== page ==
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Last updated April 28, 2023

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How to Write the Dartmouth Supplemental Essays

Key Takeaway

You'll be writing three supplemental essays for Dartmouth. One is a Why Us, the second is a more creative introduction, and the third has several options to choose from. Your Dartmouth essays should show alignment with Dartmouth's values and offerings, and they should all work together to form a cohesive application narrative.

You’ll have three supplemental essays to write for your Dartmouth application: two required prompts, and one where you have some choice. In total, you’ll be writing 500 to 600 words.

Let’s take a look at the prompts.

Prompt 1:

Dartmouth celebrates the ways in which its profound sense of place informs its profound sense of purpose. As you seek admission to Dartmouth’s Class of 2028, what aspects of the College’s academic program, community, or campus environment attract your interest? In short, Why Dartmouth? (100 words)

These “why us” supplemental prompts can be overwhelming because you have so many options. And with a maximum of 100 words, Dartmouth’s is on the short side. You’ll have to communicate a lot in minimal space.

As with any why us essay, you’ll probably want to start with some research. Dive into Dartmouth’s website, attend an information session, or go on an in-person or virtual tour. As you’re researching, take note of specific details you find appealing. Is there a particular professor you want to work with? A class you can’t wait to take? An event or club you’d like to participate in? A value, motto statement, or educational philosophy you agree with? A research or internship opportunity that’s the perfect match for your goals?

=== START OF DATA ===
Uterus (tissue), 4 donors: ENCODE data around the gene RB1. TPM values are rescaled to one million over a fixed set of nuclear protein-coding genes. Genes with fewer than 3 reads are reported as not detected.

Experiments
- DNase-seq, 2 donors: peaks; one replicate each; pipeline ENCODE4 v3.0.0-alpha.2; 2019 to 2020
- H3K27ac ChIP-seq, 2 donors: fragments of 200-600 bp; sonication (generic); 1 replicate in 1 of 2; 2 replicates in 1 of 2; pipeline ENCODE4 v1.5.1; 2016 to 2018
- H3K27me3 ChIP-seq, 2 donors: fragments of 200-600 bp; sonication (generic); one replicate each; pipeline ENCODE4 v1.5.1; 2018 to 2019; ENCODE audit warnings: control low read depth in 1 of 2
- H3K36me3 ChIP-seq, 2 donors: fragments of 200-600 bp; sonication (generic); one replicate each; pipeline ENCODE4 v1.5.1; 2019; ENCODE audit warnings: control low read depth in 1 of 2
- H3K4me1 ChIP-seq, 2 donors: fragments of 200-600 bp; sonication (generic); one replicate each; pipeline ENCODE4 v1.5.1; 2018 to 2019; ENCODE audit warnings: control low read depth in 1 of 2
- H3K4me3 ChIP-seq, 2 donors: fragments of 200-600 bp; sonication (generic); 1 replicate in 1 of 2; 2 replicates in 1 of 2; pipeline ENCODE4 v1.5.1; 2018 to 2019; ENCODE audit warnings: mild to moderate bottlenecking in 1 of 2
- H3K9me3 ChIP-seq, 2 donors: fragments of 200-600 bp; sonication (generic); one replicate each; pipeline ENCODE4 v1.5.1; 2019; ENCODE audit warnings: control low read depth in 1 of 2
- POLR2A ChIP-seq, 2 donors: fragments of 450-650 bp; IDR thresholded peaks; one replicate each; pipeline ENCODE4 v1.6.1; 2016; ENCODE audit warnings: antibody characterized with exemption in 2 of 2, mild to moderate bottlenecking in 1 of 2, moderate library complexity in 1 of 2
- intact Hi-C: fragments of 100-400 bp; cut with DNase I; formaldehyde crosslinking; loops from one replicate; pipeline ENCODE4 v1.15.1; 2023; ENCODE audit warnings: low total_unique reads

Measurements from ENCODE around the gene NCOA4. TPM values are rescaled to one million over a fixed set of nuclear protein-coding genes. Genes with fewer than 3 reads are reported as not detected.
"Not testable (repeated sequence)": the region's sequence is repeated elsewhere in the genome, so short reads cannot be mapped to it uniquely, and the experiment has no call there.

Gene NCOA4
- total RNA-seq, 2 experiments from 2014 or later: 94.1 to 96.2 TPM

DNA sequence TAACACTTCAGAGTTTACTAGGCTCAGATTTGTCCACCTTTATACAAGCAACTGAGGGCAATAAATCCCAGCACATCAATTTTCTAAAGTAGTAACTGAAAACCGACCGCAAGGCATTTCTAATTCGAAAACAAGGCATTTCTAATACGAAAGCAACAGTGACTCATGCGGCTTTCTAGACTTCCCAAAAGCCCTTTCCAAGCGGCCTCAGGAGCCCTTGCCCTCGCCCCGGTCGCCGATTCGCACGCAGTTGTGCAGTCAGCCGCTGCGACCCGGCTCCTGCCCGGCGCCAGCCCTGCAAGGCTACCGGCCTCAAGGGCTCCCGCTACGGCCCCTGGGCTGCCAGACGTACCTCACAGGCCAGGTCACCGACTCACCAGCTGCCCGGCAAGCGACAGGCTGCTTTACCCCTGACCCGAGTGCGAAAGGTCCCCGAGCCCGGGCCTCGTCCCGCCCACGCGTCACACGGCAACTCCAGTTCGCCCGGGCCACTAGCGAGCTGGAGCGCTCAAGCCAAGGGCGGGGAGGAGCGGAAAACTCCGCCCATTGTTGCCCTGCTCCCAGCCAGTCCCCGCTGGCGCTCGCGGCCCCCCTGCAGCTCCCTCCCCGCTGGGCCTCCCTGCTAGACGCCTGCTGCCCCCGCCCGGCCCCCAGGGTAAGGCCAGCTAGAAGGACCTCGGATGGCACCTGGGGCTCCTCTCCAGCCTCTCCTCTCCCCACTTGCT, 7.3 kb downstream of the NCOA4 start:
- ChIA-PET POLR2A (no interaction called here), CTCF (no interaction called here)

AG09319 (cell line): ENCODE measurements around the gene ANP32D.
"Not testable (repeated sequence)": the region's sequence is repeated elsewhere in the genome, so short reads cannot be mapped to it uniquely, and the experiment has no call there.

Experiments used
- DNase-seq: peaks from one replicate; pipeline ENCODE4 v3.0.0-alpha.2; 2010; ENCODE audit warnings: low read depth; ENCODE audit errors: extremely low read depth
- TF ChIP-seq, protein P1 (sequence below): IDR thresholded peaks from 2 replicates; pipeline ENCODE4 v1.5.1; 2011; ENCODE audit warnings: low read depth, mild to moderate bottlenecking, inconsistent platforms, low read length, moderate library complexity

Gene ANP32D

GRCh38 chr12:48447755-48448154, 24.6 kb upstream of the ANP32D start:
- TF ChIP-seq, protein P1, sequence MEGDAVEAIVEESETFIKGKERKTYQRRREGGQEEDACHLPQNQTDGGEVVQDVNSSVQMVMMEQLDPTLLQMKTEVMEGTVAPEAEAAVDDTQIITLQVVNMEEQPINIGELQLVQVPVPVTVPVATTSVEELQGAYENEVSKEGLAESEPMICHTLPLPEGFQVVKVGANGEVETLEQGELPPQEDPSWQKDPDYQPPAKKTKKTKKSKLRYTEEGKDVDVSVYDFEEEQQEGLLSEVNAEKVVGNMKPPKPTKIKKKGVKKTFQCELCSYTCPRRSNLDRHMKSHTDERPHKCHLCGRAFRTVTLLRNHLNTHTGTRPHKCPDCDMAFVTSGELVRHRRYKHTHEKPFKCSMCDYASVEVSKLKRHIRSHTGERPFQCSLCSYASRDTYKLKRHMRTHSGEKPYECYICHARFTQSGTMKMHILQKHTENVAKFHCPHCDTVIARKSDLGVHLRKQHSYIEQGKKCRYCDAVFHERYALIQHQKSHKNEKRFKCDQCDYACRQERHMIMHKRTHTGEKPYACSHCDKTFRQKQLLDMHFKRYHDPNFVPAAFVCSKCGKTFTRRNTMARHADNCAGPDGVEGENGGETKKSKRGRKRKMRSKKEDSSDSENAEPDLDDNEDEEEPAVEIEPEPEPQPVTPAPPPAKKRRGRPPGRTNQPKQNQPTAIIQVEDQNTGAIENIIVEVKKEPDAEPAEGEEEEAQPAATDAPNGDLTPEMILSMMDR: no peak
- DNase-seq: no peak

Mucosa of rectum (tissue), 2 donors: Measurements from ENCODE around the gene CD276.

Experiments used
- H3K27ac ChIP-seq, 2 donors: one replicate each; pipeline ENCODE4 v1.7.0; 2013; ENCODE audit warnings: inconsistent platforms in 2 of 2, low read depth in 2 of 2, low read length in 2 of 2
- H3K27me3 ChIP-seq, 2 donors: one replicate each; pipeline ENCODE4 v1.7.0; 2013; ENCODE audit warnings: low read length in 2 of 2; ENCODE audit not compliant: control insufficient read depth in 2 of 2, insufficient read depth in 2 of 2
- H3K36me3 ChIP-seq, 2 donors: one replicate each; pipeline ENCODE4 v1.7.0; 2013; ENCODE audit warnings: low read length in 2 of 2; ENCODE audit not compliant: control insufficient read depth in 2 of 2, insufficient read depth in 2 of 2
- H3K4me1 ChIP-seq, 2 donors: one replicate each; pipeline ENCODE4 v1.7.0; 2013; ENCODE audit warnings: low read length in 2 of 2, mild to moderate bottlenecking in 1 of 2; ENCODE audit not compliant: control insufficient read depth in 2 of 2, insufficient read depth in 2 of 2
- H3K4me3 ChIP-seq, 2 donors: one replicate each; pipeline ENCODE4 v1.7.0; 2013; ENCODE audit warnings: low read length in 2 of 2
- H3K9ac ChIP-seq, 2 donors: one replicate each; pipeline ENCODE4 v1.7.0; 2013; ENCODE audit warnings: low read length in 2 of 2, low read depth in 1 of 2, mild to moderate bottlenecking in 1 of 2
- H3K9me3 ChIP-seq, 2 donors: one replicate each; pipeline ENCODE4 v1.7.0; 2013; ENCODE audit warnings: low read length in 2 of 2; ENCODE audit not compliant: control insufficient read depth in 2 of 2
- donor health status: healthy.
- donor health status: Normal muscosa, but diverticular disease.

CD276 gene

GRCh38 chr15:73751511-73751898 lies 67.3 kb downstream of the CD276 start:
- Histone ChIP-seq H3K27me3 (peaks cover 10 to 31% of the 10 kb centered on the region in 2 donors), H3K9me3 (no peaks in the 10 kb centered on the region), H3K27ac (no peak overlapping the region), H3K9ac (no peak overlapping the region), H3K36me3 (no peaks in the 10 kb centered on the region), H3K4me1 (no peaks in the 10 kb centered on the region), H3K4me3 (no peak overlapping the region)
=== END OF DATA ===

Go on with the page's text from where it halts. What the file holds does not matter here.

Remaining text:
In your essay, you’ve got two goals: 1) show that you’ve done your research, and 2) demonstrate genuine excitement for and alignment with Dartmouth’s offerings.

Prompt 2:

“Be yourself,” Oscar Wilde advised. “Everyone else is taken.” Introduce yourself in 200-250 words.

This prompt is deceptively simple. Introduce yourself in 200-250 words. Easy, right? (Can you sense my sarcasm?) With such little direction, this kind of prompt is one of the most difficult to answer. You can go in a lot of different directions. You can write a more literal introduction, a creative take, or somewhere in between. You might start with an anecdote or declaration, or maybe you’ll jump right in. Before you start writing, take a look at Dartmouth’s motto, mission statement, and core values. No matter how you introduce yourself, incorporating one or two of these values throughout your essay can help show that you’re a natural fit for Dartmouth.

Prompt 3: Choose one of the following prompts and respond in 200-250 words.

  • 1. Labor leader and civil rights activist Dolores Huerta recommended a life of purpose. “We must use our lives to make the world a better place to live, not just to acquire things,” she said. “That is what we are put on the earth for.” In what ways do you hope to make—or are you making—an impact?

  • 2. What excites you?

  • 3. In The Boy Who Harnessed the Wind, William Kamkwamba ‘14 reflects on constructing a windmill from recycled materials to power electrical appliances in his family’s Malawian house: “If you want to make it, all you have to do is try.” What drives you to create and what do you hope to make or have you made?

  • 4. Dr. Seuss, aka Theodor Geisel of Dartmouth’s Class of 1925, wrote, “Think and wonder. Wonder and think.” What do you wonder and think about?

  • 5. “Not everything that is faced can be changed; but nothing can be changed until it is faced,” wrote James Baldwin. How does this quote apply to your life experiences?

And finally, we have the “choose your own adventure” essay, where you get to pick from five different prompts. Deciding can sometimes be the hardest part.

As you’re weighing your options, I recommend that you think about your overall application narrative. Across your entire application so far, what all does your Dartmouth admissions officer learn about you? If they were to give you a “tagline,” what would it be?

Have one in mind? Now think about what’s missing from your overall narrative. Is there anything you haven’t covered yet? Anything you want to really emphasize? The prompt you choose for this essay should let you write about it.

That’s it—you’re all set to get started on your Dartmouth supplemental essays. Want even more college essay advice before jumping in? Check out the Essay Academy, our digital course that covers everything you need to know about college essays. Happy writing! 🤓


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